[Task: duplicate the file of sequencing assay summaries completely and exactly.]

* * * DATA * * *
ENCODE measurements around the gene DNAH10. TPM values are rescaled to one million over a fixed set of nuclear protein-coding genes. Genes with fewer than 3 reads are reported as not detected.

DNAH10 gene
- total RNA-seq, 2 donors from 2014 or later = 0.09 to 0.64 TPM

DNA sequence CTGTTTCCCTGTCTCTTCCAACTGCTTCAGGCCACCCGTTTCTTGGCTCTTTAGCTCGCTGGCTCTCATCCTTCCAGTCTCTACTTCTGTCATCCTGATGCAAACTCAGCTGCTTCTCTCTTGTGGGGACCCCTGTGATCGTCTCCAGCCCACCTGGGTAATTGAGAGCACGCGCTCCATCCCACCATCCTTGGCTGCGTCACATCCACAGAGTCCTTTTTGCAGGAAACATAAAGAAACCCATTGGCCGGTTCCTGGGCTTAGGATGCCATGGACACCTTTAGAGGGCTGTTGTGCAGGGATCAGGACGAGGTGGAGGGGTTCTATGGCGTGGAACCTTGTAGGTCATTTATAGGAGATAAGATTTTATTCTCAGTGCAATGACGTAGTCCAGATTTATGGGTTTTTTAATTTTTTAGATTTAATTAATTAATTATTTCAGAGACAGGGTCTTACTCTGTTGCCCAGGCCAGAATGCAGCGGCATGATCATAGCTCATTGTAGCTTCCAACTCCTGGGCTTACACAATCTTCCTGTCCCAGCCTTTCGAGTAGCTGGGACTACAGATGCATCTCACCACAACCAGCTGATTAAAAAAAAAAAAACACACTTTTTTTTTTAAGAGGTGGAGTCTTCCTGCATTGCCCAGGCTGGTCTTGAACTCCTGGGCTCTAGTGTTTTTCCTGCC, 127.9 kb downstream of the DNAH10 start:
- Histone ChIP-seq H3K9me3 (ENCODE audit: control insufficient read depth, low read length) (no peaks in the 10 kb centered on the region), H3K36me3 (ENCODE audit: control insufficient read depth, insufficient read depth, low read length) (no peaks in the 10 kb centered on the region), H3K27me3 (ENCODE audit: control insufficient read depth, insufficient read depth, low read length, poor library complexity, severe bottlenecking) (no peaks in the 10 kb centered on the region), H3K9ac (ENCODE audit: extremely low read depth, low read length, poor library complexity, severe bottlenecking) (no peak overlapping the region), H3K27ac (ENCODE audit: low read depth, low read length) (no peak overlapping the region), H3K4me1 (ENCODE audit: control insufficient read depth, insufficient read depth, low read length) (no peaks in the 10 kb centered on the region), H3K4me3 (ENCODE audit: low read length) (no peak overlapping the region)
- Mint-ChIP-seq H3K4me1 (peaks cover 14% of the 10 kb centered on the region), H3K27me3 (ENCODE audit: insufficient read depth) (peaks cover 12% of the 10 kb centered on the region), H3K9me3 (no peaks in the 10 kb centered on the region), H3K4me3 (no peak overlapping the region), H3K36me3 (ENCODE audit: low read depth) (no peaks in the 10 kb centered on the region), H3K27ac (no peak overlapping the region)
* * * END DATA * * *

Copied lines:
ENCODE measurements around the gene DNAH10. TPM values are rescaled to one million over a fixed set of nuclear protein-coding genes. Genes with fewer than 3 reads are reported as not detected.

DNAH10 gene
- total RNA-seq, 2 donors from 2014 or later = 0.09 to 0.64 TPM

DNA sequence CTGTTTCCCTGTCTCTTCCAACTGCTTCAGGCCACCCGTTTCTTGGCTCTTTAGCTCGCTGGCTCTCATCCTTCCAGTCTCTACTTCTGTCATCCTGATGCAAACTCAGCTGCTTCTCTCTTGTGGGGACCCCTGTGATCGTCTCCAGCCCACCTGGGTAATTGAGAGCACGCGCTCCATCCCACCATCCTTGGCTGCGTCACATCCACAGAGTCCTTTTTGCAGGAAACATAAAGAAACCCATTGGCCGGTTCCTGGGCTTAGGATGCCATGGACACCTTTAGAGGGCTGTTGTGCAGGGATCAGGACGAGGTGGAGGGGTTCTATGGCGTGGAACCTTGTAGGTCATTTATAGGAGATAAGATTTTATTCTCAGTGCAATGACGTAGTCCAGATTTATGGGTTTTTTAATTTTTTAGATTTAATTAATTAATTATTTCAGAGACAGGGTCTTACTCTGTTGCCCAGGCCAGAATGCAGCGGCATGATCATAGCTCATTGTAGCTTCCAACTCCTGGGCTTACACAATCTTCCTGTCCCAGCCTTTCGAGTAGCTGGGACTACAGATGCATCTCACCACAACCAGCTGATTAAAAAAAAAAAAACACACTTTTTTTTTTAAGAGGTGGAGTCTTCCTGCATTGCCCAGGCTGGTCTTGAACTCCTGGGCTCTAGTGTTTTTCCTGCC, 127.9 kb downstream of the DNAH10 start:
- Histone ChIP-seq H3K9me3 (ENCODE audit: control insufficient read depth, low read length) (no peaks in the 10 kb centered on the region), H3K36me3 (ENCODE audit: control insufficient read depth, insufficient read depth, low read length) (no peaks in the 10 kb centered on the region), H3K27me3 (ENCODE audit: control insufficient read depth, insufficient read depth, low read length, poor library complexity, severe bottlenecking) (no peaks in the 10 kb centered on the region), H3K9ac (ENCODE audit: extremely low read depth, low read length, poor library complexity, severe bottlenecking) (no peak overlapping the region), H3K27ac (ENCODE audit: low read depth, low read length) (no peak overlapping the region), H3K4me1 (ENCODE audit: control insufficient read depth, insufficient read depth, low read length) (no peaks in the 10 kb centered on the region), H3K4me3 (ENCODE audit: low read length) (no peak overlapping the region)
- Mint-ChIP-seq H3K4me1 (peaks cover 14% of the 10 kb centered on the region), H3K27me3 (ENCODE audit: insufficient read depth) (peaks cover 12% of the 10 kb centered on the region), H3K9me3 (no peaks in the 10 kb centered on the region), H3K4me3 (no peak overlapping the region), H3K36me3 (ENCODE audit: low read depth) (no peaks in the 10 kb centered on the region), H3K27ac (no peak overlapping the region)